Finance: This is where the competing local agendas really come out, as no one really seems to be telling taxpayers a straight story on numbers on either side. But, common sense and experience tells me that it is cheaper to retain and upgrade an otherwise sound structure than it is to fully tear it down, remediate and redesign an entire site, and that it is also financially wiser to have a revenue-generating and/or philanthropically-supported structure as part of the final plan than a hyper-landscaped backyard which, depending on who you talk to, will actually cost more to develop, landscape and maintain than preserving the 1913 Library itself. (Spoiler alert – keeping the 1913 still allows for a perfectly decent sized plot of open green space/event space/public seating surrounding the two buildings.
Finally, these past few years of national and local politics have, if nothing else, made me a bit of a cynic on the ulterior motives of almost everything done in the name of the “public’s best interest” with so little actual public disclosure or discussion.
Without the retention and/or easement of the 1913 Library in its current location, the selectmen, the library board, a developer, or a combination of all three could much more easily decide a few years down the road that, alas, the “village green” had not really lived up to its grand expectations, and the newly “reclaimed” acreage (essentially a large, perfectly-sited premium parcel of readily buildable land) will be carved off the original library footprint and quietly sold off to commercial developers for even more retail space or residential development in an already over-stuffed downtown. I’ve seen it happen here before. And so have most of you.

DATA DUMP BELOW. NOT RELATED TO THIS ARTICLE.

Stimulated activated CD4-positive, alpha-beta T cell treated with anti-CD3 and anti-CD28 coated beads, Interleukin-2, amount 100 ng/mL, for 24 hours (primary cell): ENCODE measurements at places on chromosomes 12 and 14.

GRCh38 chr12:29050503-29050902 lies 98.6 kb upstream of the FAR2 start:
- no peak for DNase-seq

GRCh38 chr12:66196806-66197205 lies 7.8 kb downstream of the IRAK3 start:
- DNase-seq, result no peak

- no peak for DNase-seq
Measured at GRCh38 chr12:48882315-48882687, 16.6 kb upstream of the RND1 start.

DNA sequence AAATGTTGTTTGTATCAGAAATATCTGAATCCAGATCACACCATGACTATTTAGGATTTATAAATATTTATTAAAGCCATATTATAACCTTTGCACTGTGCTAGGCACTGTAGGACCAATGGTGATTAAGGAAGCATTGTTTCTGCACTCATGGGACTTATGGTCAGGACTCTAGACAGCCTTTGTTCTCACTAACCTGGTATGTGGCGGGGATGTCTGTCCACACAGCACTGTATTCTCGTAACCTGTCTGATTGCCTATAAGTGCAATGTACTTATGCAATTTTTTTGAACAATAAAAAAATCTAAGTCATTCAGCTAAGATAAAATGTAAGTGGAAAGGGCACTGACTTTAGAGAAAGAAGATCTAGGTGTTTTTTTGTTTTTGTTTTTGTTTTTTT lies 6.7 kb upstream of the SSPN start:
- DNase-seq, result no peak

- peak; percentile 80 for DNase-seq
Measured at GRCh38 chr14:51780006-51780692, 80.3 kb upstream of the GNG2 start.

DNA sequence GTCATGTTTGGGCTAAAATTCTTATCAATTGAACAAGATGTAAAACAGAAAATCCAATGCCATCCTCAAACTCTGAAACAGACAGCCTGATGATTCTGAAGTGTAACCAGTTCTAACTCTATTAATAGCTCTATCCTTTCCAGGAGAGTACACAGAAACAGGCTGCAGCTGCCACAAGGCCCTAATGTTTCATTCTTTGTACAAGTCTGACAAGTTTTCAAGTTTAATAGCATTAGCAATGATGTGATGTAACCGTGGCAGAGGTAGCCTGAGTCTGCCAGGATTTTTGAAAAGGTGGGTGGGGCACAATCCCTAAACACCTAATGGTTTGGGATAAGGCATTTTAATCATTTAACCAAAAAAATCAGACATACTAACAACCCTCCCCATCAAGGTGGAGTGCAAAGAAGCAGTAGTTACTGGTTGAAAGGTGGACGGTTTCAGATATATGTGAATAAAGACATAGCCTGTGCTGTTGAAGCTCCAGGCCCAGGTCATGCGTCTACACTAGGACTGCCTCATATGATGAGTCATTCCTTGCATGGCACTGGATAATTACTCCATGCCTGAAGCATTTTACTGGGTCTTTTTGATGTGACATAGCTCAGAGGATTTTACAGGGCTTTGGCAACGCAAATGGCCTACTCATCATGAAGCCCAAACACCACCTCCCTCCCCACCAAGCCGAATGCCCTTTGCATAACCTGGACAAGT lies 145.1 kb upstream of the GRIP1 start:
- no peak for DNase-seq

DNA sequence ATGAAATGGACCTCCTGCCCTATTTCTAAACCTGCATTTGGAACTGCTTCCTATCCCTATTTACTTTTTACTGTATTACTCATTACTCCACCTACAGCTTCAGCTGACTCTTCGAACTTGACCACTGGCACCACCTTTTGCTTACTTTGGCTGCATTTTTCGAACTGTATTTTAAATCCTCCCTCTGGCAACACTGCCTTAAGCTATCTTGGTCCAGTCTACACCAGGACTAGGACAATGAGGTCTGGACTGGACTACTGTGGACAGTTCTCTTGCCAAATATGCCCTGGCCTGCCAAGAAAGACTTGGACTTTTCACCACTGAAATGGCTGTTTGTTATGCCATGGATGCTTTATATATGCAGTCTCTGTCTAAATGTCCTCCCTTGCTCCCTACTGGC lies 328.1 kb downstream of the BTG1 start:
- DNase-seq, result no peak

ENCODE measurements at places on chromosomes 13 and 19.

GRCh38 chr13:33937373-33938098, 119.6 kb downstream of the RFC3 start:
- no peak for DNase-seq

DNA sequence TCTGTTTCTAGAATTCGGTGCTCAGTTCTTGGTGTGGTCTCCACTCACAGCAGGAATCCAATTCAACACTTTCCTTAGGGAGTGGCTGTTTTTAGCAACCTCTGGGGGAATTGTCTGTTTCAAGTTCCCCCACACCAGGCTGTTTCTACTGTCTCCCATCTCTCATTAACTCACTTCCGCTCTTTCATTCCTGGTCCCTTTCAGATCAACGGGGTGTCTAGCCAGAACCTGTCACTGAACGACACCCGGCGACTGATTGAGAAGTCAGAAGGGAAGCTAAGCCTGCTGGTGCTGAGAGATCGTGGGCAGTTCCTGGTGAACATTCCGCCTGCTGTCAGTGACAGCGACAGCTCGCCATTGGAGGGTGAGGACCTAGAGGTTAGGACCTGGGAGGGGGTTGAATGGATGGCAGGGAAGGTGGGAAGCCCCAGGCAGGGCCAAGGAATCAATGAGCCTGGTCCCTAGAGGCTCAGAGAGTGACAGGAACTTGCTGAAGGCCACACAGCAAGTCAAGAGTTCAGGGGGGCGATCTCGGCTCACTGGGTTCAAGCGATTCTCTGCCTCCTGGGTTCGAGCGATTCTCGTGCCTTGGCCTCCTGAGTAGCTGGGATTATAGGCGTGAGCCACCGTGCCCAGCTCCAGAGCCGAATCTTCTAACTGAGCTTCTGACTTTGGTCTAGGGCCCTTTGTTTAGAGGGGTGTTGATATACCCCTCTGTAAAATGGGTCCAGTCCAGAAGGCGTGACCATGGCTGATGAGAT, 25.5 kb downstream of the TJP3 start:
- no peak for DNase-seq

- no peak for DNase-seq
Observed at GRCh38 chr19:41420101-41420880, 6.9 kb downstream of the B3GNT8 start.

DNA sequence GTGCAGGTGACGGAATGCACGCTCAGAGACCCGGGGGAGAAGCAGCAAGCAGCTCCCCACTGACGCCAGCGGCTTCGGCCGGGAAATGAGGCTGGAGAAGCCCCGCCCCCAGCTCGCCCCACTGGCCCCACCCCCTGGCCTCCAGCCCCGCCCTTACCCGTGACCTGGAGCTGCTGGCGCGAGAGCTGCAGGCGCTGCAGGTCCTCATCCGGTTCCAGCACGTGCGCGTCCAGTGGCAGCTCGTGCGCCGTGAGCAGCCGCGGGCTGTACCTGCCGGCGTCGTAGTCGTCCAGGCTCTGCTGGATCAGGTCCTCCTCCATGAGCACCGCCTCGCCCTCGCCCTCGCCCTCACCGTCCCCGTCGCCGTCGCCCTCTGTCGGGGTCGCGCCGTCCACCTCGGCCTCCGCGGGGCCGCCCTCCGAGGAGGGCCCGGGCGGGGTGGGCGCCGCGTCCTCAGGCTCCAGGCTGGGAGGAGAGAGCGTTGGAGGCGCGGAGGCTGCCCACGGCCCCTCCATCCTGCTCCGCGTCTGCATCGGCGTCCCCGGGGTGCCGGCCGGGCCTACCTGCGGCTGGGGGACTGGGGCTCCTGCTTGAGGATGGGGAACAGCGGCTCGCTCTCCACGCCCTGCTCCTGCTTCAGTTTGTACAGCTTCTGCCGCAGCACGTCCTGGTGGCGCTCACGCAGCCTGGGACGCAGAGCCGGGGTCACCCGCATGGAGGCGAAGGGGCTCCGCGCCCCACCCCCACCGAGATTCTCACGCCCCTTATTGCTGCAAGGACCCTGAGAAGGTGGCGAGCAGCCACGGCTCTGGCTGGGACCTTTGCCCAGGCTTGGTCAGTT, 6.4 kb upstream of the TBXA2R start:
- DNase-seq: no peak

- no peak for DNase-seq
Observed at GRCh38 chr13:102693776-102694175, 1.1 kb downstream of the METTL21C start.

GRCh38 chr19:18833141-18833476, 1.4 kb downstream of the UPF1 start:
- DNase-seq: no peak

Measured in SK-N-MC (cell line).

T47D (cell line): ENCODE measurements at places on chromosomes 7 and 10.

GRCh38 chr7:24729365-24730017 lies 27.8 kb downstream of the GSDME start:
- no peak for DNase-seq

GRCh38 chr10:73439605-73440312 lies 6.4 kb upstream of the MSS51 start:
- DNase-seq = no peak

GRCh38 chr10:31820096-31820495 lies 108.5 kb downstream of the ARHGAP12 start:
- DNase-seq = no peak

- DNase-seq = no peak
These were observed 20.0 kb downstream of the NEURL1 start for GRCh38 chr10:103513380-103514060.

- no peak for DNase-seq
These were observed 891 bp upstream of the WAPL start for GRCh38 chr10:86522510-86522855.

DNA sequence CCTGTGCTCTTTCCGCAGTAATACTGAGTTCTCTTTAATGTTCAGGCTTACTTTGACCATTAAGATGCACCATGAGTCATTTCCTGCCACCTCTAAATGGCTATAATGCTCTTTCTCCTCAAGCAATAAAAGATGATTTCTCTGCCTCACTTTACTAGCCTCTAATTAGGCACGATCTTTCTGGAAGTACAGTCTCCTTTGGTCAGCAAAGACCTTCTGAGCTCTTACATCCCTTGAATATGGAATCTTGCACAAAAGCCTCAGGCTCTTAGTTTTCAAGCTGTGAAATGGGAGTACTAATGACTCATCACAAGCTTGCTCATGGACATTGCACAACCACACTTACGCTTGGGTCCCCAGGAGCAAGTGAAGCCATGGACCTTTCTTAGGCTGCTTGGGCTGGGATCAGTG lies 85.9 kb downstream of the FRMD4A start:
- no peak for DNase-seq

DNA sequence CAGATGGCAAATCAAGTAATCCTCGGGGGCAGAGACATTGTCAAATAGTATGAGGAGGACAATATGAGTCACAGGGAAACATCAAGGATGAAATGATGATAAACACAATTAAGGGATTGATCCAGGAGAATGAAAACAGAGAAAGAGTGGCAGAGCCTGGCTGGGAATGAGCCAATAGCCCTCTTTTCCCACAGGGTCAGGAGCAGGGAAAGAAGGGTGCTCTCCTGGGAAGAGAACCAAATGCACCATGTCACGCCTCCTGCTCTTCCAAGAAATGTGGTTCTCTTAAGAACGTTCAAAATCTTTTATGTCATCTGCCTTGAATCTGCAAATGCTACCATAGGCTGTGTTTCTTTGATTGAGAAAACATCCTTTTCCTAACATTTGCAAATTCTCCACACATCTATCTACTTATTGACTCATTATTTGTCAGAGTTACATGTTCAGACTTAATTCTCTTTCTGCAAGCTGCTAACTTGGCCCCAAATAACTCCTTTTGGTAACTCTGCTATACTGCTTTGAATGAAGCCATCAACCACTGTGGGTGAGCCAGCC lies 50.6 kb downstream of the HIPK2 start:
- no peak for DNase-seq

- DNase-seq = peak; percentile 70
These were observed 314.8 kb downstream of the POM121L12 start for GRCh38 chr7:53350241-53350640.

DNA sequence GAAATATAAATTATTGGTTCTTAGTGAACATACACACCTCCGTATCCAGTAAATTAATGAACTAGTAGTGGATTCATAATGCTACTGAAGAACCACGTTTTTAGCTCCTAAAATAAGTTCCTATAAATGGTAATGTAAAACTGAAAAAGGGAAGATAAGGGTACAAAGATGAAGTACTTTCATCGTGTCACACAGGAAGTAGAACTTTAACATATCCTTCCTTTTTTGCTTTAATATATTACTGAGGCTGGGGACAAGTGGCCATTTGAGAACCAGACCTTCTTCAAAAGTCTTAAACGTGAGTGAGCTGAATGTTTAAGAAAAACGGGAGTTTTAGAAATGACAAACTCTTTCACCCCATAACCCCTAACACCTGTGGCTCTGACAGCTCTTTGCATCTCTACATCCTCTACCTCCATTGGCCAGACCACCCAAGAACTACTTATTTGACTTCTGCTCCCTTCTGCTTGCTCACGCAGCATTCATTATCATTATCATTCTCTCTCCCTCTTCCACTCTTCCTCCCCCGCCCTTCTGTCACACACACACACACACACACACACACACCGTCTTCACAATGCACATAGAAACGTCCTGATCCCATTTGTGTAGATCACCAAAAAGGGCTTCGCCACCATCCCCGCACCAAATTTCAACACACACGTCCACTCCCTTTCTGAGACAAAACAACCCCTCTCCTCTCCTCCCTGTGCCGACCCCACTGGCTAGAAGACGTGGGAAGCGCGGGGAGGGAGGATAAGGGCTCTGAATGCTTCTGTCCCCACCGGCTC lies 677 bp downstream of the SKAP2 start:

That is my take as a taxpayer, a lover of New Canaan heritage and history, and a firm believer in the art of compromise, where nobody gets exactly what they want in the end.
Time to trim a bit off the “village green”, and find a new role for the 1913…
Our future is here now.
This past year has been a difficult one for all of us. Now is the time to decide.
Do we want to adhere to the past or are we ready to embrace the future?
The New Canaan Library is a tremendous asset to our town and is an institution that provides cultural enrichment and lifelong learning opportunities for the citizens of our community. The New Canaan Library is a private, non-profit entity. While the library receives the majority of its annual operating expenses from the Town, the library owns the land on which it sits. The library has worked very hard to conceptualize its replacement and to raise the funds needed to provide our town with a library of tomorrow and beyond.
As we are about to embark on the necessary and urgent replacement of an old and deficient structure, a sincere Preservationist group has sprung up attempting to save the iconic façade, also known as the 1913 building. However, this structure is not appropriate for incorporation into the new plans. In fact, the library and its donors do not desire to retain the 1913 “building”. What remains of this old building is unfortunately saddled with asbestos and mold, and remediation efforts would be very costly. Where was the Preservationist group decades ago before it was merged into the current library? The portion of the building that many of us recognize and love is unfortunately past its useful value. Perhaps it could be repurposed in a different form on another piece of property, and perhaps sufficient funds could be raised for that purpose.
On the other hand, the bold and beautiful proposal for an environmentally friendly, sustainable building to house the library of the twenty-first century with its accompanying town green is very thoughtfully designed and offers a new public space that will serve both as a cultural asset and a tourist attraction. At a time when our downtown district has been decimated by economic losses due to the pandemic, building a new library for the future will serve as a catalyst for the revitalization of our business community. I urge fellow citizens to support a plan for the future rather than cling to the past.